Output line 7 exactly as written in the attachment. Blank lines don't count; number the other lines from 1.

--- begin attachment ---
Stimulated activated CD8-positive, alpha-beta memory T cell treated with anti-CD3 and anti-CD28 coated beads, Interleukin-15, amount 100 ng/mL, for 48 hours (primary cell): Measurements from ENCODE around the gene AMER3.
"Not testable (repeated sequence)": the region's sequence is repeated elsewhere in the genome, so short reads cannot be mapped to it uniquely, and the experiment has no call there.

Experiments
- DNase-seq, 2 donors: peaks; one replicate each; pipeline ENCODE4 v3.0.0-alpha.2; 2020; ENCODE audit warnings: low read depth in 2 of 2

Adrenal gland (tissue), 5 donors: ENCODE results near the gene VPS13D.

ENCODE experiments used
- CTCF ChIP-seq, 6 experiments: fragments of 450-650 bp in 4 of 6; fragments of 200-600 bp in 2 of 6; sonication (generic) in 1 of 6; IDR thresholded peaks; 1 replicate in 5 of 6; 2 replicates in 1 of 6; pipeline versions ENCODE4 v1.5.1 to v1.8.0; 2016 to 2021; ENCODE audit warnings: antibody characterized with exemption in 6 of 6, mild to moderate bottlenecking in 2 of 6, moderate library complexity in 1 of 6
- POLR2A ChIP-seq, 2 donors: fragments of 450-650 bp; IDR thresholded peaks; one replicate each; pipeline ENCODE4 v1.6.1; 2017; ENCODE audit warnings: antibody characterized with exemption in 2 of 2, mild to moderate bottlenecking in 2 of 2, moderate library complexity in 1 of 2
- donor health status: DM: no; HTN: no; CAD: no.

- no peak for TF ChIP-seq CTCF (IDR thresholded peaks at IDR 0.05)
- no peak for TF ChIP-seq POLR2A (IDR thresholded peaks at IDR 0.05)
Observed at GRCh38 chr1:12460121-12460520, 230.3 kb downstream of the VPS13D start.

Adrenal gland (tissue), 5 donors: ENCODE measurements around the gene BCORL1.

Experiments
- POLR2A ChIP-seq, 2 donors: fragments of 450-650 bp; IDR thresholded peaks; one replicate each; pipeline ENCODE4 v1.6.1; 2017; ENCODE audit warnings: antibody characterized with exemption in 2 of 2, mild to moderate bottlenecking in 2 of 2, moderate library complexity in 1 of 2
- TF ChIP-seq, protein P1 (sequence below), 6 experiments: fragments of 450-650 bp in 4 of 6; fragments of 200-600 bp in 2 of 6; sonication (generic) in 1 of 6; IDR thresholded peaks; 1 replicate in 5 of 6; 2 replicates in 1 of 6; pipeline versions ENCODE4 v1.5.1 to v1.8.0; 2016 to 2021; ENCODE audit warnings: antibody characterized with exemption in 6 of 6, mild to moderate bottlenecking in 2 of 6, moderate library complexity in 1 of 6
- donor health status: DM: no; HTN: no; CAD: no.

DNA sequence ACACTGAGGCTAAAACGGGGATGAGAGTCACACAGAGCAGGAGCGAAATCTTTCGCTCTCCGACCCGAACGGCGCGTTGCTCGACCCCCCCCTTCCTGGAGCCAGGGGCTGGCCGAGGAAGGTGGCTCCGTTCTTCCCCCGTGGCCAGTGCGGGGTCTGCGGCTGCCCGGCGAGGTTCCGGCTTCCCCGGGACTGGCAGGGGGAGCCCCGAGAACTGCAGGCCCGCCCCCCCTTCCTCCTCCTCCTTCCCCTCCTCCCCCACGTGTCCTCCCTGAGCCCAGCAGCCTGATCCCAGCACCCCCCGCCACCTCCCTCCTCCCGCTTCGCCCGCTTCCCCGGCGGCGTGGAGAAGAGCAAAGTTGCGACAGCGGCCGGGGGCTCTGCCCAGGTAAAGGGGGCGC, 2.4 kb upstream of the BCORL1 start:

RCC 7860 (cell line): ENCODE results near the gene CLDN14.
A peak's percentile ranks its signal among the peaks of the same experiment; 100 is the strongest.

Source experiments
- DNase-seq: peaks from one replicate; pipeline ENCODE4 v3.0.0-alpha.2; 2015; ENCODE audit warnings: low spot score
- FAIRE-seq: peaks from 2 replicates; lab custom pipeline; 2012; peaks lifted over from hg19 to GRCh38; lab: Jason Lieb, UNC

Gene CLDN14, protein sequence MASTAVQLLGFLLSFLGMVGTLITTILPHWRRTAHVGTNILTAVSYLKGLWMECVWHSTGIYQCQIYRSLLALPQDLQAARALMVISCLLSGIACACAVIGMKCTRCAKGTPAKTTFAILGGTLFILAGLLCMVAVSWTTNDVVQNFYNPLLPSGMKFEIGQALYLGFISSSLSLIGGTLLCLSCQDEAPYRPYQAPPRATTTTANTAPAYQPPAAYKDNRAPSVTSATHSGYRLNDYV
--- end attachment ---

- CTCF ChIP-seq, 6 experiments: fragments of 450-650 bp in 4 of 6; fragments of 200-600 bp in 2 of 6; sonication (generic) in 1 of 6; IDR thresholded peaks; 1 replicate in 5 of 6; 2 replicates in 1 of 6; pipeline versions ENCODE4 v1.5.1 to v1.8.0; 2016 to 2021; ENCODE audit warnings: antibody characterized with exemption in 6 of 6, mild to moderate bottlenecking in 2 of 6, moderate library complexity in 1 of 6